HENDERSON — Public school systems in the Tri-County all do better than the state average when it comes to minimize inequities among racial and ethnic groups in the handling of student discipline, but they’re still prone to suspending Black students at higher rates, a civil-rights group said.
Black students in the Vance County Schools were 2.1 times more likely than white students to receive a short-term suspension in the 2019-20 academic year, according to figures singled out by the Southern Coalition for Social Justice.
The statewide average is that Black students were 3.9 times more likely than white ones to get a short-term suspension of up to 10 days, the group said, adding that the disparity “exists despite the fact that studies show Black and white students misbehave at similar rates.”
In the Granville County Public Schools, Black students were 2.5 times more likely than whites to get a short-term suspension, and in the Warren County Schools they were 1.9 times more likely than whites to get a suspension.
Vance County Schools Superintendent Tony Jackson noted that the Southern Coalition relied on data school systems make available through an “annual comprehensive report” released by the N.C. Department of Public Instruction.
Jackson also said the Vance school system has “implemented several district-wide initiatives, including non-traditional programs, to reduce the number of out-of-school suspensions of students.”
“It is important to note that in Vance County even if a student is suspended from school for disciplinary action, academic work is provided and the expectation is that it is completed during the student’s time out of school,” he said.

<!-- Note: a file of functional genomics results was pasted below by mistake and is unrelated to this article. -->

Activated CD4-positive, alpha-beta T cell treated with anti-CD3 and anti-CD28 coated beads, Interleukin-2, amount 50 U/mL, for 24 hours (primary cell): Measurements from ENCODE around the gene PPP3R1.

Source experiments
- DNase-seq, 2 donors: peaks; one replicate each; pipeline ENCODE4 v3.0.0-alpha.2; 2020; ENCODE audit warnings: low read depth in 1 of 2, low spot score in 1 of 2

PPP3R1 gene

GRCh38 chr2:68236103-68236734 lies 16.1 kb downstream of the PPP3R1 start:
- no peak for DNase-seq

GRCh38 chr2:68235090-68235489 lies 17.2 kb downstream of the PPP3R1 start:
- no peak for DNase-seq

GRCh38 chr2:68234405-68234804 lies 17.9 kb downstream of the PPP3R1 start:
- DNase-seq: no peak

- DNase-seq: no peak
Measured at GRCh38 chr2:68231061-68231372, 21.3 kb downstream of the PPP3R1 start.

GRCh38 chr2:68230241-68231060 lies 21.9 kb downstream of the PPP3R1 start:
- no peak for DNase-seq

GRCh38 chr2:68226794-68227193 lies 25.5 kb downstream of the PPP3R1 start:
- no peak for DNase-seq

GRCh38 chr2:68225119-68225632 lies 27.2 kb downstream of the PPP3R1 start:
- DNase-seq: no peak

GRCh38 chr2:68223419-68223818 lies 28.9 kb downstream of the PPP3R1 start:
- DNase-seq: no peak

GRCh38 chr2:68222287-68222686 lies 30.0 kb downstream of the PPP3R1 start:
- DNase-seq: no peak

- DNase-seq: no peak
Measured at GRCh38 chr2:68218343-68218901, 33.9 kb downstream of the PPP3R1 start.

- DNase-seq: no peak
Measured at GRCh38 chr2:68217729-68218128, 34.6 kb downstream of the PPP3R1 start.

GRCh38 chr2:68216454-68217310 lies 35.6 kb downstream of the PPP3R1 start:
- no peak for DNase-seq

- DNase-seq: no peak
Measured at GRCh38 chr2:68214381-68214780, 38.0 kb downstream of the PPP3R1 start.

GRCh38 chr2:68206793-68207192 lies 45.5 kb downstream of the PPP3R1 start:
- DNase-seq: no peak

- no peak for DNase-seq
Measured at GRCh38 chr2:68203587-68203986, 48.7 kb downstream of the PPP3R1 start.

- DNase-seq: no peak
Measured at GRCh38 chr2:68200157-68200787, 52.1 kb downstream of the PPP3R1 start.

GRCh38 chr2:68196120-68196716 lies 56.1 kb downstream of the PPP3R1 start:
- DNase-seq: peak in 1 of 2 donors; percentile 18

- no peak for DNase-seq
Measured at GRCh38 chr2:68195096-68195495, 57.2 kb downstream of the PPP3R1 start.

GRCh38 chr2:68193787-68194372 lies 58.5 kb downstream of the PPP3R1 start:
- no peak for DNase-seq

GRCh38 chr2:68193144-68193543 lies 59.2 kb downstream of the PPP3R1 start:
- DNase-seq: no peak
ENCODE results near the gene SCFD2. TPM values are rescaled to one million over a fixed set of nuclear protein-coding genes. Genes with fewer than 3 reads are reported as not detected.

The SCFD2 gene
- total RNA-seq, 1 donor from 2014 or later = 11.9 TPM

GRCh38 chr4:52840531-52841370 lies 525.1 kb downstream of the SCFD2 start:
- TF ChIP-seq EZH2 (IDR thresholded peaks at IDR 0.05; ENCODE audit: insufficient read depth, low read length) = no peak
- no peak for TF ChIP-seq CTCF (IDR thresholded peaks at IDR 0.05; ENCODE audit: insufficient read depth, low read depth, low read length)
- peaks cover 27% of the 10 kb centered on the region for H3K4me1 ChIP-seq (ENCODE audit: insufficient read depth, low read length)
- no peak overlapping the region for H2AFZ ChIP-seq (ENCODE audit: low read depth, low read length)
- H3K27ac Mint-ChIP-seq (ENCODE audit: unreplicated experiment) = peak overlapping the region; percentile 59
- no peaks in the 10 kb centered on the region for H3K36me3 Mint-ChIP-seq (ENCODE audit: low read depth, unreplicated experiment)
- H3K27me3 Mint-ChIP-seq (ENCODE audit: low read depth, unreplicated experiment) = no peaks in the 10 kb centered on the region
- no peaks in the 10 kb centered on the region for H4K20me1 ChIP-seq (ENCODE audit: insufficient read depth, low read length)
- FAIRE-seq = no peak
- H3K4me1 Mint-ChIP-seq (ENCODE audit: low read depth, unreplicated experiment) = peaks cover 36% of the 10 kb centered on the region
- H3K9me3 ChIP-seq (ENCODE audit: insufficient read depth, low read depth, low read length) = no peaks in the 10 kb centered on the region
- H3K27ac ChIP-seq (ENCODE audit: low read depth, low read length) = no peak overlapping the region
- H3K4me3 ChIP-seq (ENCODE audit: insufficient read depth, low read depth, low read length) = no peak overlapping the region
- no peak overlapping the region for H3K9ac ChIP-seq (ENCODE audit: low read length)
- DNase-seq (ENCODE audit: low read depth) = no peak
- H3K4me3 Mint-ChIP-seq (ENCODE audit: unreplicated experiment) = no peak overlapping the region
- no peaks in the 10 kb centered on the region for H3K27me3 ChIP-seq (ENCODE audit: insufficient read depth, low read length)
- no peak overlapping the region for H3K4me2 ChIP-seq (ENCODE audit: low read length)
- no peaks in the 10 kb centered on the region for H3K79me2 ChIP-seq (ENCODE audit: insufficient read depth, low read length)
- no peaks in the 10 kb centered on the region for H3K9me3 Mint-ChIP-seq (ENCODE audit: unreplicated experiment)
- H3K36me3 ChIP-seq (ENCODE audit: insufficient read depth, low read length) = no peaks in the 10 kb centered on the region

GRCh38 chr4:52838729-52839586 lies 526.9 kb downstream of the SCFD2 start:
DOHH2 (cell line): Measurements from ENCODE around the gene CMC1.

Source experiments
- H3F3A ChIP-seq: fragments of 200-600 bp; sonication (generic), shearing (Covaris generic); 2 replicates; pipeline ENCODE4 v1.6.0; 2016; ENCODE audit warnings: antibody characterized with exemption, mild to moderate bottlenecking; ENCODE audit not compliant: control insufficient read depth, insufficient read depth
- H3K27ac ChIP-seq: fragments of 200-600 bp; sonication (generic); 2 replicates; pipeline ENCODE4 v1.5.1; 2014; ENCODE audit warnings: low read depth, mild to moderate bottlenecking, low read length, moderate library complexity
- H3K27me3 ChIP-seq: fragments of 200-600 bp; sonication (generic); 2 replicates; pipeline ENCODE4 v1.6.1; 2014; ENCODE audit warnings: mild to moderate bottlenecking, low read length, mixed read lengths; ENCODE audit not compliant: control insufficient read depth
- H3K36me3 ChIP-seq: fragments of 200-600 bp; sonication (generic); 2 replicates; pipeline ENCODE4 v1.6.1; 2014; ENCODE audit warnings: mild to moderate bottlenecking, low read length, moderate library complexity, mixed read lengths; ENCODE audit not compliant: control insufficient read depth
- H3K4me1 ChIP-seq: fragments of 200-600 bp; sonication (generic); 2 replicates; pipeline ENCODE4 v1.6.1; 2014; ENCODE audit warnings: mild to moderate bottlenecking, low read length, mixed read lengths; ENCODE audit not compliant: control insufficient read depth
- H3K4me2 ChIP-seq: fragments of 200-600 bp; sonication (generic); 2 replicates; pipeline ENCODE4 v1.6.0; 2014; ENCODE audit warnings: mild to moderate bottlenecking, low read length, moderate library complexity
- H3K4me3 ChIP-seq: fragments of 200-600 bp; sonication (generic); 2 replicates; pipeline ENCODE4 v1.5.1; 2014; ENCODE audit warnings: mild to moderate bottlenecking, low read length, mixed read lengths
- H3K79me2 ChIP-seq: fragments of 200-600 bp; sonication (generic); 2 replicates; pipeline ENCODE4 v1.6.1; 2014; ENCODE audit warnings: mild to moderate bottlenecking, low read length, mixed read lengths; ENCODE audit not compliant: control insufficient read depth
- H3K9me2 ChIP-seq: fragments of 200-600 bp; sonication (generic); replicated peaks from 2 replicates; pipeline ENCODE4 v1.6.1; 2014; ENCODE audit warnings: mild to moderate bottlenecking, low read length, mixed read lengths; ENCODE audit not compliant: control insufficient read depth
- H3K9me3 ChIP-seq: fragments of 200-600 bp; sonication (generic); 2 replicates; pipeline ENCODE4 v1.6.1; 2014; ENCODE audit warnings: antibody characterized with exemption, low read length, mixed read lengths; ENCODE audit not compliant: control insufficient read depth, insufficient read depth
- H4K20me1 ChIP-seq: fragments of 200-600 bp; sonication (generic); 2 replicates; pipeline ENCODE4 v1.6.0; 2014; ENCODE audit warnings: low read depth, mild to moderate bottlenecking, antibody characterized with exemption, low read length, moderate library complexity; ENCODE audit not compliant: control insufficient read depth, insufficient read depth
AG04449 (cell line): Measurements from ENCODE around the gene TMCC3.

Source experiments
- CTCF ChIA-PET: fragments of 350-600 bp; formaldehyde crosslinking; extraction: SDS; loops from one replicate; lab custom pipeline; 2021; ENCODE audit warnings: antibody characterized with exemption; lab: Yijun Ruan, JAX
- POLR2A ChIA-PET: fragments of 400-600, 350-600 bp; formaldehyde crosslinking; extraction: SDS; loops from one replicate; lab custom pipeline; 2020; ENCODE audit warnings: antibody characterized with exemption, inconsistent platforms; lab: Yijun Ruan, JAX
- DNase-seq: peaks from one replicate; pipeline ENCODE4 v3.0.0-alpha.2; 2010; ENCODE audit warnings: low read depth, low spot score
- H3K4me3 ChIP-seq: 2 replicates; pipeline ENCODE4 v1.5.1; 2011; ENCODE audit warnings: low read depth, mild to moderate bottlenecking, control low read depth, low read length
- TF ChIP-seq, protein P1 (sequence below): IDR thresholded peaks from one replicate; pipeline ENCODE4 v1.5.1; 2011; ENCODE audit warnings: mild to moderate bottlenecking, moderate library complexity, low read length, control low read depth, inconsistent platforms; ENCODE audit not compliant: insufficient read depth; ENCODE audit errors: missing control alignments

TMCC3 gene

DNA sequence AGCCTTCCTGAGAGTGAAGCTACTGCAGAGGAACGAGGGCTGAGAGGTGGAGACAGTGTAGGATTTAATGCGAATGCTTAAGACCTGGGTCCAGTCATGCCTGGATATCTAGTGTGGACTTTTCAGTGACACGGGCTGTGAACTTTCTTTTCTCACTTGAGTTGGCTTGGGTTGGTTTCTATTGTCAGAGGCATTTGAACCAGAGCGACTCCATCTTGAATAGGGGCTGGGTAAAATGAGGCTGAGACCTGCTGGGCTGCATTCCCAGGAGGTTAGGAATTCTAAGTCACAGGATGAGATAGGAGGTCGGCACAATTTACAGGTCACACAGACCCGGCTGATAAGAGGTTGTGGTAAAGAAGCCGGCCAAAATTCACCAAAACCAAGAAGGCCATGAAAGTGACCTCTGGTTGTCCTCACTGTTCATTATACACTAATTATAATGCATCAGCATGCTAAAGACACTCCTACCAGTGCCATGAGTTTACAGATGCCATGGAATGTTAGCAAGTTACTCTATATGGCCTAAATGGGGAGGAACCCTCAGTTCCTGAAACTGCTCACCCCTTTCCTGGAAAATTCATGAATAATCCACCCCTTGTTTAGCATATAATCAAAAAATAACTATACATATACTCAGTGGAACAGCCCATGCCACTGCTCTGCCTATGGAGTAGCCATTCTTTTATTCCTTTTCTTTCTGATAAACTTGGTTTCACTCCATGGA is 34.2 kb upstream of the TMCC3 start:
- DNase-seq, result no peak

The Southern Coalition issued its fifth annual “racial equity report cards” earl this month, charting the patterns it sees in the state’s public school systems that it contends contribute to the “school-to-prison pipeline.”
It and other critics contend that when schools are too quick to boot kids out of class, and especially when they’re more prone to targeting minority students for such punishment, they’re setting them up for long-term problems.
Suspensions, in particular, “increase a student’s chances” of falling behind in school while having “no measurable positive impact on school safety,” the coalition said.
The coalition’s reports track other factors, including how many cases in a community’s juvenile-justice courts began with a referral from its schools.
For Vance County, the group believes only 16.9 of the county’s juvenile complaints were “school-based,” when across North Carolina 29.9% of juvenile referrals came from schools.
Granville County saw 27.1% of its referrals come from schools and Warren County 48.3%.
The coalition also looked for disparities in graduation rates, and at least in the Vance and Granville schools, didn’t find any.
The Vance schools in 2019-20 saw 91% of their Black students graduate after four years of high school, along with 90.2% of their white students and 90.2% of their Hispanic students.
In the Granville County Public Schools, 83% of Blacks, 83.8% of whites and 80.9% of Hispanics graduated after four years.
The Warren County Schools graduated 81.2% of their Black students, 68.4% of their Hispanic students and 66.7% of their white students. They also graduated 96% of their indigenous students. Warren County along with Halifax County is home to the Haliwa-Saponi tribe of Native Americans.
Contact Ray Gronberg at firstname.lastname@example.org or by phone at 252-436-2850.